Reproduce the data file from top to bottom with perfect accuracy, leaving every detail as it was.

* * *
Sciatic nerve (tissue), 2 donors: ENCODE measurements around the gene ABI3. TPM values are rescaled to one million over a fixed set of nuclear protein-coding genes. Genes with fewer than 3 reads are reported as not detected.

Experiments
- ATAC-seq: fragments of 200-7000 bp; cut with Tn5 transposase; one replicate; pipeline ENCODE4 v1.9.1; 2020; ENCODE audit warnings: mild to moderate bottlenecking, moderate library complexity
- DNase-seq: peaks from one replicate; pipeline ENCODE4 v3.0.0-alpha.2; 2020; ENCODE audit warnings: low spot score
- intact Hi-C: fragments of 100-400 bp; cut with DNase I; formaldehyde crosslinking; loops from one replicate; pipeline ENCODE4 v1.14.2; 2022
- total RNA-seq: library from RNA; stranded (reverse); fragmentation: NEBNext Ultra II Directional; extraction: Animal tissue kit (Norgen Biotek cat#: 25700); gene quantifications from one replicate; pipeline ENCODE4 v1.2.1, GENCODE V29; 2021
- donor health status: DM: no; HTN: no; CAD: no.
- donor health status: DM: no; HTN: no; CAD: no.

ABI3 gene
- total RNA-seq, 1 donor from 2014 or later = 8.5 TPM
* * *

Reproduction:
Sciatic nerve (tissue), 2 donors: ENCODE measurements around the gene ABI3. TPM values are rescaled to one million over a fixed set of nuclear protein-coding genes. Genes with fewer than 3 reads are reported as not detected.

Experiments
- ATAC-seq: fragments of 200-7000 bp; cut with Tn5 transposase; one replicate; pipeline ENCODE4 v1.9.1; 2020; ENCODE audit warnings: mild to moderate bottlenecking, moderate library complexity
- DNase-seq: peaks from one replicate; pipeline ENCODE4 v3.0.0-alpha.2; 2020; ENCODE audit warnings: low spot score
- intact Hi-C: fragments of 100-400 bp; cut with DNase I; formaldehyde crosslinking; loops from one replicate; pipeline ENCODE4 v1.14.2; 2022
- total RNA-seq: library from RNA; stranded (reverse); fragmentation: NEBNext Ultra II Directional; extraction: Animal tissue kit (Norgen Biotek cat#: 25700); gene quantifications from one replicate; pipeline ENCODE4 v1.2.1, GENCODE V29; 2021
- donor health status: DM: no; HTN: no; CAD: no.
- donor health status: DM: no; HTN: no; CAD: no.

ABI3 gene
- total RNA-seq, 1 donor from 2014 or later = 8.5 TPM